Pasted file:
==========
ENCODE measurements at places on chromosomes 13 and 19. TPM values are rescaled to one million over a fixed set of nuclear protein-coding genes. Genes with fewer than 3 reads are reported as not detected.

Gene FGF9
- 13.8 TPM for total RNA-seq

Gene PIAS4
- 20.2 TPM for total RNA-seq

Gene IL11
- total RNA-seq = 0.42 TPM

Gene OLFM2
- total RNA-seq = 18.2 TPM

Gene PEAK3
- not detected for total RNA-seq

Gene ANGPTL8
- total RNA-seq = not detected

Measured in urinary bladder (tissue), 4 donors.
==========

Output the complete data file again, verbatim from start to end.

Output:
ENCODE measurements at places on chromosomes 13 and 19. TPM values are rescaled to one million over a fixed set of nuclear protein-coding genes. Genes with fewer than 3 reads are reported as not detected.

Gene FGF9
- 13.8 TPM for total RNA-seq

Gene PIAS4
- 20.2 TPM for total RNA-seq

Gene IL11
- total RNA-seq = 0.42 TPM

Gene OLFM2
- total RNA-seq = 18.2 TPM

Gene PEAK3
- not detected for total RNA-seq

Gene ANGPTL8
- total RNA-seq = not detected

Measured in urinary bladder (tissue), 4 donors.